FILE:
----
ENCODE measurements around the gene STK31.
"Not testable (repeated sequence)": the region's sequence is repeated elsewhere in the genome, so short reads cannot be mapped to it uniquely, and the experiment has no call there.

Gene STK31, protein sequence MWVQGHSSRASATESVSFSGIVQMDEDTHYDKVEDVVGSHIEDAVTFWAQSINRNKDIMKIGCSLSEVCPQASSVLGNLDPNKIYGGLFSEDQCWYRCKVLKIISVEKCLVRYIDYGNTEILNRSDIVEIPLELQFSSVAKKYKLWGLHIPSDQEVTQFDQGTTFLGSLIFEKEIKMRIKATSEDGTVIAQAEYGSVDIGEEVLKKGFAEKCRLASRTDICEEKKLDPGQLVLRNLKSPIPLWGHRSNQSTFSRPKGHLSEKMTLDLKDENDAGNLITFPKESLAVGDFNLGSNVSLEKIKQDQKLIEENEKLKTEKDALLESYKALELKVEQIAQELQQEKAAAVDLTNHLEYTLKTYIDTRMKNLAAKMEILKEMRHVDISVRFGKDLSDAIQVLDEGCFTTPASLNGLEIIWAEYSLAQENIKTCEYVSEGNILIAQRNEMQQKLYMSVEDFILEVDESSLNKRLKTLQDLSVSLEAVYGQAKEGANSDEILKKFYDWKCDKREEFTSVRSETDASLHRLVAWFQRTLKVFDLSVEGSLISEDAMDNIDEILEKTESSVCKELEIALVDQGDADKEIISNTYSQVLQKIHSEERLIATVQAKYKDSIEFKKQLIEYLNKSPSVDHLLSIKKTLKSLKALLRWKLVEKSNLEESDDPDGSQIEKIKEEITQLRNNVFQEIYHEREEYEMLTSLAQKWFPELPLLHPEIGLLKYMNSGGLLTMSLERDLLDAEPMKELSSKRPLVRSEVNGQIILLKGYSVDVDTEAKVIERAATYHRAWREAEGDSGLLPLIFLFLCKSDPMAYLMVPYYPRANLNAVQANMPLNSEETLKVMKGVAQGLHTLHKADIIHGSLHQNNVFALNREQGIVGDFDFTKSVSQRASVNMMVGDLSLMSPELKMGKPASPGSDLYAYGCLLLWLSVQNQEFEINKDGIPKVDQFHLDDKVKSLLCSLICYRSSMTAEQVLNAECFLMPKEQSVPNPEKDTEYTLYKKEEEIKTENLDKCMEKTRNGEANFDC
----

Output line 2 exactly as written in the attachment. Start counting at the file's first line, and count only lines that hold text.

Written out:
"Not testable (repeated sequence)": the region's sequence is repeated elsewhere in the genome, so short reads cannot be mapped to it uniquely, and the experiment has no call there.